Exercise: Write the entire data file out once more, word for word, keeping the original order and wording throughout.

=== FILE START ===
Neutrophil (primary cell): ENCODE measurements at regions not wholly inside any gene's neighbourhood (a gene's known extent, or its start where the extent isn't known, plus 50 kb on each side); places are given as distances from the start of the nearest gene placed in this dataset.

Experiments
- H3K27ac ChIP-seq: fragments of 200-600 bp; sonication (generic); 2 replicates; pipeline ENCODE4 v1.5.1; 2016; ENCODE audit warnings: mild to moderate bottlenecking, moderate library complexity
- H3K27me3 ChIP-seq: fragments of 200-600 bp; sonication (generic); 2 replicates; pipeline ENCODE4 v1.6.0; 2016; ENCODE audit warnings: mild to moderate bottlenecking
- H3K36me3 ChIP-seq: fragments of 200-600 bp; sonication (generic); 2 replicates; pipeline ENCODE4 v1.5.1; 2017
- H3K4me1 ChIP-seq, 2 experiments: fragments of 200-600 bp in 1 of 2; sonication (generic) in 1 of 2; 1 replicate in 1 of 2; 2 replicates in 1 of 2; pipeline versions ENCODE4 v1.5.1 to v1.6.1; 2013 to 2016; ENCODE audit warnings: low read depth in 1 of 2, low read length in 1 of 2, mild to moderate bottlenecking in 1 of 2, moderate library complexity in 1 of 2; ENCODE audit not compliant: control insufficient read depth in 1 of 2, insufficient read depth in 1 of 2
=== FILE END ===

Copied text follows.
Neutrophil (primary cell): ENCODE measurements at regions not wholly inside any gene's neighbourhood (a gene's known extent, or its start where the extent isn't known, plus 50 kb on each side); places are given as distances from the start of the nearest gene placed in this dataset.

Experiments
- H3K27ac ChIP-seq: fragments of 200-600 bp; sonication (generic); 2 replicates; pipeline ENCODE4 v1.5.1; 2016; ENCODE audit warnings: mild to moderate bottlenecking, moderate library complexity
- H3K27me3 ChIP-seq: fragments of 200-600 bp; sonication (generic); 2 replicates; pipeline ENCODE4 v1.6.0; 2016; ENCODE audit warnings: mild to moderate bottlenecking
- H3K36me3 ChIP-seq: fragments of 200-600 bp; sonication (generic); 2 replicates; pipeline ENCODE4 v1.5.1; 2017
- H3K4me1 ChIP-seq, 2 experiments: fragments of 200-600 bp in 1 of 2; sonication (generic) in 1 of 2; 1 replicate in 1 of 2; 2 replicates in 1 of 2; pipeline versions ENCODE4 v1.5.1 to v1.6.1; 2013 to 2016; ENCODE audit warnings: low read depth in 1 of 2, low read length in 1 of 2, mild to moderate bottlenecking in 1 of 2, moderate library complexity in 1 of 2; ENCODE audit not compliant: control insufficient read depth in 1 of 2, insufficient read depth in 1 of 2